Carroll upends beach picnic expectations much like he satirized the Hatter’s tea party in Alice’s Adventures in Wonderland (1864). There is much satire in Through the Looking-Glass and What Alice Found There (1871), but its tenor is darkly mocking, qualities evident in Tweedledee’s poem “The Walrus and the Carpenter” (1871). Of course, everyone laughs at the silly young oysters that ignore an elder’s advice and get duped into picnicking out of the water. The lure of adventure is too great, and even if they informed that the Walrus and the Carpenter are carrying bread, pepper, and vinegar, they would not understand because they’re dumb, errr, inexperienced.

Carroll’s love of punning suggests he illustrated the old saying “aw shucks,” a euphemism for simpleminded gratification. It’s a pedagogical lesson that youngsters seldom realize until it’s too late. Inevitable, perhaps. Sardonic, indeed.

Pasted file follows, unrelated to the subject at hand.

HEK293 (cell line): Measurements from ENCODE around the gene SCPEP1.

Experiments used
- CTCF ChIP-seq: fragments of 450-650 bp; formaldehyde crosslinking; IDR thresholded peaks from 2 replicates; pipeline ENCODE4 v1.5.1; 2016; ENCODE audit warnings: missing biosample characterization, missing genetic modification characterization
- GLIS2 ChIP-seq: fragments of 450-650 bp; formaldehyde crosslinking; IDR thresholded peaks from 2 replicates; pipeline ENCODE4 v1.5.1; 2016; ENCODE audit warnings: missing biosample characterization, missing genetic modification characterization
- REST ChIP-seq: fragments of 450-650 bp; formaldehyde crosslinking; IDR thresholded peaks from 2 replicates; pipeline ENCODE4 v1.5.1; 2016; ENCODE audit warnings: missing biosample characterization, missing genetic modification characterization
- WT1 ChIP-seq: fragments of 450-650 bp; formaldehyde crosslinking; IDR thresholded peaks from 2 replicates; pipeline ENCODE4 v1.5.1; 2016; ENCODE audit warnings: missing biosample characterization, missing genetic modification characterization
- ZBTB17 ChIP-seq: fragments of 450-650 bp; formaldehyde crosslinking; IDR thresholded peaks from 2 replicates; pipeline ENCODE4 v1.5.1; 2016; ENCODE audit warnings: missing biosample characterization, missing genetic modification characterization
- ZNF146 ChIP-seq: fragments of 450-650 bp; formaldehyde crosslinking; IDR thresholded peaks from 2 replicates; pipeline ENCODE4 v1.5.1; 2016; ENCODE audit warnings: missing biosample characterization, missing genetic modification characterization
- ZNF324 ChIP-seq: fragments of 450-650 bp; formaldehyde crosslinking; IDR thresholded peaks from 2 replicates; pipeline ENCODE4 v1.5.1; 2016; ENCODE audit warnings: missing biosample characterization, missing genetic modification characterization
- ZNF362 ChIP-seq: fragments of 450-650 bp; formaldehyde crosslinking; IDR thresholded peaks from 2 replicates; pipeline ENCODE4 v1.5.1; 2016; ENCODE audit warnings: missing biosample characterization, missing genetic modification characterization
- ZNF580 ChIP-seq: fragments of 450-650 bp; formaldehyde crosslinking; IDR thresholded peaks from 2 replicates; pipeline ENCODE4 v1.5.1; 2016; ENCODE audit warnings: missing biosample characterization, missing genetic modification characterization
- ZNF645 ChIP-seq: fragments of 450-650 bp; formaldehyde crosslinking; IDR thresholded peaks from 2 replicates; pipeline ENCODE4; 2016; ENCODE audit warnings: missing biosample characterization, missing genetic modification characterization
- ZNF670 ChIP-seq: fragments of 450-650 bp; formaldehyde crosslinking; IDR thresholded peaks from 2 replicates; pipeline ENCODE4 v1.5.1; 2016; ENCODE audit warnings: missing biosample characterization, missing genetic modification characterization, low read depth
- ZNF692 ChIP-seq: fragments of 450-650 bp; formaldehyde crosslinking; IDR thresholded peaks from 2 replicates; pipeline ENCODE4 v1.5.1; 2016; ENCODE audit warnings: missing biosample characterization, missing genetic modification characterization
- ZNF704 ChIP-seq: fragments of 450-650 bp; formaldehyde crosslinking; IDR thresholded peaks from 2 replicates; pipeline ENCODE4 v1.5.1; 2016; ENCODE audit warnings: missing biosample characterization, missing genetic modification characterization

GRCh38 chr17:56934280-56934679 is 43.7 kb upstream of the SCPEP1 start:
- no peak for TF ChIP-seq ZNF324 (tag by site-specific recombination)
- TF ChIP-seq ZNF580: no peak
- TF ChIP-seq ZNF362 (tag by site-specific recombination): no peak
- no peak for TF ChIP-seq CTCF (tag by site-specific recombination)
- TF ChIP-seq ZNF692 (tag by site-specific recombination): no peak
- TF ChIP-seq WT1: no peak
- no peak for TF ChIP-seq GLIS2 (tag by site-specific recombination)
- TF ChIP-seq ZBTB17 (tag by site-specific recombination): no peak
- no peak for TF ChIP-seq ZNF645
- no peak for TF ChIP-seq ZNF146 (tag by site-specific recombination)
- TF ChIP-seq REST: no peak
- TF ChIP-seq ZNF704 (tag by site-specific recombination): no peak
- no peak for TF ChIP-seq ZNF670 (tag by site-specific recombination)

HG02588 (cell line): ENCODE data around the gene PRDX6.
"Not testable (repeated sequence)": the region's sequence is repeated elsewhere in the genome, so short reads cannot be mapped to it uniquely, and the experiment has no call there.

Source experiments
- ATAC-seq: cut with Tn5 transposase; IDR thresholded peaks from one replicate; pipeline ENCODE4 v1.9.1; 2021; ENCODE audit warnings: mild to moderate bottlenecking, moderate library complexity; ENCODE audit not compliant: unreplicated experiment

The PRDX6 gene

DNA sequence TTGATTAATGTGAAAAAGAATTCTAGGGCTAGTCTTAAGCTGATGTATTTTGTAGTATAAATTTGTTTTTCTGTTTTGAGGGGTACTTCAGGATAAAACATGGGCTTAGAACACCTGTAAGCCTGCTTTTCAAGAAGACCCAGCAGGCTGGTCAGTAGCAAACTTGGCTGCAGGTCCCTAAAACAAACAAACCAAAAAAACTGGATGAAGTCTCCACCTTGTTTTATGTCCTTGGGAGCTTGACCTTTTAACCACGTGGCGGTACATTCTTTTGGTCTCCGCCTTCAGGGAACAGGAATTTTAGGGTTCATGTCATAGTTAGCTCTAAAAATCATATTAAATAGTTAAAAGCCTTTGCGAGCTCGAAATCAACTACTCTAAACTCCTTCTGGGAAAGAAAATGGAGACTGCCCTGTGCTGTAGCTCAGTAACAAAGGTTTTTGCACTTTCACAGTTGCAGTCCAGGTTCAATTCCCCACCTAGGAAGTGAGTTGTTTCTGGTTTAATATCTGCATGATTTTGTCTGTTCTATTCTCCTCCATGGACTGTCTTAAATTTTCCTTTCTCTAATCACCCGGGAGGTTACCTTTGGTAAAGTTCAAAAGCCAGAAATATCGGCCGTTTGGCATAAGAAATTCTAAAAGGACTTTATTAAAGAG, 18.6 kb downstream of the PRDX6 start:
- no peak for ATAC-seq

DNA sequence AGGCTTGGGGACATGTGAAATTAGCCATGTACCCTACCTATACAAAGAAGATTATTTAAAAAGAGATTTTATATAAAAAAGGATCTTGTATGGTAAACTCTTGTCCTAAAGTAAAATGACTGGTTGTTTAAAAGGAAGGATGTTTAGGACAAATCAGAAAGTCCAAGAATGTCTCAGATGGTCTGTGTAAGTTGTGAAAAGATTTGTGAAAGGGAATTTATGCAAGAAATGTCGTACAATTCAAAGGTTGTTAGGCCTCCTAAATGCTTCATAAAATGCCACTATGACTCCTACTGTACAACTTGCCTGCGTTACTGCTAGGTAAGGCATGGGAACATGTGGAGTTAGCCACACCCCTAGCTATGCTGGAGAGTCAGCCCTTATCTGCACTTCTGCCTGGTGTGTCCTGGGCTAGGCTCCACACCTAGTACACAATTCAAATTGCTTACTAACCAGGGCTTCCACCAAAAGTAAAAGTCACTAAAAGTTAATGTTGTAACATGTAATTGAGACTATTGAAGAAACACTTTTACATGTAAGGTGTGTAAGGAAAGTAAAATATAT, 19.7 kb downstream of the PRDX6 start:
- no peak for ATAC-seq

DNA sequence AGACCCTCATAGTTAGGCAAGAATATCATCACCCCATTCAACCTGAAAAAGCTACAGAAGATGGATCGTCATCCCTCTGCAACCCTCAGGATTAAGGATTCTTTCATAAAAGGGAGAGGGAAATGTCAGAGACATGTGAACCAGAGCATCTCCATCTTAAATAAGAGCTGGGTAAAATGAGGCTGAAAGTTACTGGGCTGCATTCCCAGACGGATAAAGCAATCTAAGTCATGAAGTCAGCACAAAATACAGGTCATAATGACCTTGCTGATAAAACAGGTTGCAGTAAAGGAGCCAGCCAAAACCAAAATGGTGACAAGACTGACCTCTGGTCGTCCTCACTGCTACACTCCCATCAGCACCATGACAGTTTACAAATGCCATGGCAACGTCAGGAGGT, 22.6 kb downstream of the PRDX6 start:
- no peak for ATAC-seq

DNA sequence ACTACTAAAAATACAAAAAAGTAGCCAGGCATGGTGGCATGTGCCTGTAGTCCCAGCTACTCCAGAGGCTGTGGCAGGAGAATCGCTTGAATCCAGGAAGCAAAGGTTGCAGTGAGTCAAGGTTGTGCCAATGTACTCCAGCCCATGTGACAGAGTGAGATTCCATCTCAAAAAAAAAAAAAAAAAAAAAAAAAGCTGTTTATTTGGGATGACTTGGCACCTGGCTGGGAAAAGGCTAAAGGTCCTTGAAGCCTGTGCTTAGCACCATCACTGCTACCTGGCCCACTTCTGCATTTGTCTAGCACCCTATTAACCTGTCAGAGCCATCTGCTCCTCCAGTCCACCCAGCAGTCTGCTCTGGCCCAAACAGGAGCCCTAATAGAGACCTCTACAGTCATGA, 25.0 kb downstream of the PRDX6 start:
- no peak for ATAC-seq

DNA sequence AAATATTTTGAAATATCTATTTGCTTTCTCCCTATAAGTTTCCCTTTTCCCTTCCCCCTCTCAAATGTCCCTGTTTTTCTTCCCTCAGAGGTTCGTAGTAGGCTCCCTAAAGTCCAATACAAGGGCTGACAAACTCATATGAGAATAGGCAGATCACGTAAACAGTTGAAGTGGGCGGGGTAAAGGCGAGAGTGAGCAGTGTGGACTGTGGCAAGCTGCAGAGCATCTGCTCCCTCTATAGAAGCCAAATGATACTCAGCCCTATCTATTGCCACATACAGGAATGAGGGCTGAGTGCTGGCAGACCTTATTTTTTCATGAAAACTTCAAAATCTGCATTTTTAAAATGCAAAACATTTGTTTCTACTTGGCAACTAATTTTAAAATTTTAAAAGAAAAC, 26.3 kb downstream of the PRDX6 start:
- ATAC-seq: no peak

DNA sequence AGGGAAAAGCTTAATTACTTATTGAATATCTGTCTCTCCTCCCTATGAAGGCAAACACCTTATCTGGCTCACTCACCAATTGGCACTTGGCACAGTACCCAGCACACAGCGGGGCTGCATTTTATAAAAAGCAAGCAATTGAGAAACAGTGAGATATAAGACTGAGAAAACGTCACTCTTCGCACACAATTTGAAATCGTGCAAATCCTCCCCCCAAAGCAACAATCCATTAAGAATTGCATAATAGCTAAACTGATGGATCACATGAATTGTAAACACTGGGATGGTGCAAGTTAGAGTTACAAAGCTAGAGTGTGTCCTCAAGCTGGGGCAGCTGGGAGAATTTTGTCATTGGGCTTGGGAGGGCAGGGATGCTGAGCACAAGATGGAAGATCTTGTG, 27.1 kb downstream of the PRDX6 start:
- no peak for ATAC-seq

The Walrus and the Carpenter

“The time has come,” the Walrus said,
“To talk of many things:
Of shoes–and ships–and sealing-wax–
Of cabbages–and kings–
And why the sea is boiling hot–
And whether pigs have wings.”

“But wait a bit,” the Oysters cried,
“Before we have our chat;
For some of us are out of breath,
And all of us are fat!”
“No hurry!” said the Carpenter.
They thanked him much for that.

“A loaf of bread,” the Walrus said,
“Is what we chiefly need:
Pepper and vinegar besides Are very good indeed–
Now if you’re ready, Oysters dear,
We can begin to feed.”

Featured Image: John Tenniel. The Walrus and the Carpenter.”In Lewis Carroll. Through the Looking-Glass, and What Alice Found There (London: Macmillan, 1871)

See Lewis Carroll. “The Walrus and the Carpenter.” Through the Looking-Glass and What Alice Found There, Illustrated by  John Tenniel. London: Macmillan, 1871.